In these days of political correctness cultural appropriation is one of the several modern cardinal sins. We frown on theft of the elements of dining and dance, of costume and culture. What a surprize it was to find that Ontario had appropriated one of Prince Edward Island’s iconic scenes as their own.
A recent posting to the photo section of the TPC Facebook page featured a number of cards related to recreation. At the head of the posting was a Warwick Bros. & Rutter card #2065 titled “Fishing on the Humber”. A delightful scene – except that is not the Humber, not anywhere near Toronto, and not even in Ontario.
Looking closely at the image it does seem a little un-Humber like with its softwood foliage skirting the shoreline. Conspicuously absent are the limestone ridges and rocks which dot the shores of the real Humber and which can be seen in other postcards showing the river. So, if the scene is not the Humber, then where?
The answer can be found in another Warwick Bros. & Rutter card. The same image appears on card #1828, but this time with the title Trout Fishing Souris P.E.I. But this time the title is accompanied by the name of the photographer – a rare enough association in early postcards. William Steele Louson was a Prince Edward Island amateur photographer whose name appears on forty or so Warwick & Rutter cards and whose images were freely used and re-used without credit by competing postcard publishers and, as can be seen here, by Warwick & Rutter themselves. As we learn more about Louson it is evident that he was extremely important in the history of pre-WW1 P.E.I. postcards. He is the subject of an earlier Card Talk article “William S. Louson (1860-1921): Image Maker of Prince Edward Island” Vol. 36 No. 1 Spring 2015 by Andrew Cunningham.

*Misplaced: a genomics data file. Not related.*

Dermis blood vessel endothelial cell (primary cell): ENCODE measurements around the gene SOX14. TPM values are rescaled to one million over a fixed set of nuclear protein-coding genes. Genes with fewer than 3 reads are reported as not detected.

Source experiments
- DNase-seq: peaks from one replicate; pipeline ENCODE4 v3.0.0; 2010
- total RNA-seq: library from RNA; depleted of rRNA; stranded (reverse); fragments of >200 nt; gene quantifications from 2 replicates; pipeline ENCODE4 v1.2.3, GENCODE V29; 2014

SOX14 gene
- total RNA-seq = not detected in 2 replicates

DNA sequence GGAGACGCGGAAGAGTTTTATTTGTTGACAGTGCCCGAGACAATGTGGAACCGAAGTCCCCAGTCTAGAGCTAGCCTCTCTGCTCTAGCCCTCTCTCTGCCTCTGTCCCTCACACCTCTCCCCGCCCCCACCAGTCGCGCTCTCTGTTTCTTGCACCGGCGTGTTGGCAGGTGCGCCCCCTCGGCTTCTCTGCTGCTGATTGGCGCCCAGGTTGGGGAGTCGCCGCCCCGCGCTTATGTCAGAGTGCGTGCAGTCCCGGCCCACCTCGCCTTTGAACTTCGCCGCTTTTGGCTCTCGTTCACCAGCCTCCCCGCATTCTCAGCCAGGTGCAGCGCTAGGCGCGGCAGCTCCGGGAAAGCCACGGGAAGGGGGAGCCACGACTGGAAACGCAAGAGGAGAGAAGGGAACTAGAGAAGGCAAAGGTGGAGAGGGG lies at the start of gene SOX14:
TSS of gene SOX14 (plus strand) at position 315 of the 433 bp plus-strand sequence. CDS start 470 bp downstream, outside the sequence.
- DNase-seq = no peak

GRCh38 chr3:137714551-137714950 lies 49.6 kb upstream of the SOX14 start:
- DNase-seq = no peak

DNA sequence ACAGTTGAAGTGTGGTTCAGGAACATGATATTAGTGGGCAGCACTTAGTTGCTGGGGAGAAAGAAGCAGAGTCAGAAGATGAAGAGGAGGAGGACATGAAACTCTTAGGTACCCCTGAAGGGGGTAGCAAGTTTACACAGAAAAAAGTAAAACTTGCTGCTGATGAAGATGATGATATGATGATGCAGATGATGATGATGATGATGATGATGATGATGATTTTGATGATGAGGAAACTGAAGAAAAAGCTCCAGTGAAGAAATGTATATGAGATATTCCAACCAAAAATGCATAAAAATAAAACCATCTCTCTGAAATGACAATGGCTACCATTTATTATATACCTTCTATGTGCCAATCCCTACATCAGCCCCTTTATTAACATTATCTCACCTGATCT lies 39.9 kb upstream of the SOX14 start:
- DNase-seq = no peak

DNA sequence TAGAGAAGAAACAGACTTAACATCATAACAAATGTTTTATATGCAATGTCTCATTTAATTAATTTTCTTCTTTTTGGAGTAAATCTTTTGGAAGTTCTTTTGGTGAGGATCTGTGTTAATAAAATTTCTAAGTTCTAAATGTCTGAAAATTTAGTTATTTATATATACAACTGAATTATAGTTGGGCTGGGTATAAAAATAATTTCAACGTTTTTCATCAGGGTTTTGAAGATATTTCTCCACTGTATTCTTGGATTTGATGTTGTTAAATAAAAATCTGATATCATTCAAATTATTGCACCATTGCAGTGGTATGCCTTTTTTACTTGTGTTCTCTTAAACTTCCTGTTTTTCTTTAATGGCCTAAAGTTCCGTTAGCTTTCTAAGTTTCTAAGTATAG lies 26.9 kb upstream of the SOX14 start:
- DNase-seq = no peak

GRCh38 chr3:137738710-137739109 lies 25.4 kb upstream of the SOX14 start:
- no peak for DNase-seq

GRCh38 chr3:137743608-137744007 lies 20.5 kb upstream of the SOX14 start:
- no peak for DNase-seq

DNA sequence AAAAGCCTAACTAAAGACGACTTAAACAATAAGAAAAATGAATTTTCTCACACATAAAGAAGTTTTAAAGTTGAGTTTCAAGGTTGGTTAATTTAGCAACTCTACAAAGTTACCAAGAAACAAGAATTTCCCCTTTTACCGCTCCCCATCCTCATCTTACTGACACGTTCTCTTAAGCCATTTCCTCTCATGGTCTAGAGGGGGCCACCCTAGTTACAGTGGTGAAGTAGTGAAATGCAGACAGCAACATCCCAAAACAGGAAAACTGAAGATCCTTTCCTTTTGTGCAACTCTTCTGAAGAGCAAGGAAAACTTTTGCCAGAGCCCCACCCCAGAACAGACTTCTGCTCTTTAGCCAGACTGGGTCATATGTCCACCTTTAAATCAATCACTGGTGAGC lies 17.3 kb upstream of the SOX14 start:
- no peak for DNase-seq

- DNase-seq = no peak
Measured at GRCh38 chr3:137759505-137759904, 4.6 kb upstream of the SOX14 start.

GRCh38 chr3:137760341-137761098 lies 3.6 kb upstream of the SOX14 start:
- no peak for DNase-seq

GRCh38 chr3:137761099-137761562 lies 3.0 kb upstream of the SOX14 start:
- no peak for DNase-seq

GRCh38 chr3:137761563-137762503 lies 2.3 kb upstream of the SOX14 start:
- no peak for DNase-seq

The trout stream in question, although not named on the card, was most likely the Fortune River not far from Souris in the eastern section of the Island, site of tourist establishments and an American summer colony. Sections of the river look much the same today as they did at the time of the photo.
Unfortunately the image borrowed for the Humber was also used elsewhere as well although not quite so far from home. At the turn of the century the most famous trout stream on the Island was the Dunk River. A search of the images for that area brings up a vignetted sepia copy of the Souris image with the title “Dunk River P.E. Island”. The same image appears as well on a Valentine card #11420 with the title “P.E.Island Beauties, Trout Stream Near Souris” and a card from Carter & Co. with the caption “Not So Easily Caught, Scene in Prince Edward Island”.
With the appropriation of images and the transfer of locales rampant in postcard publishing it may be some solace to Ontario collectors that the movement was not all in one direction. For information about a Great Lakes image being fobbed off as Charlottetown Harbour see my posting at
This article was originally published in the Toronto Postcard Club’s magazine, Card Talk, Spring/Summer 2018.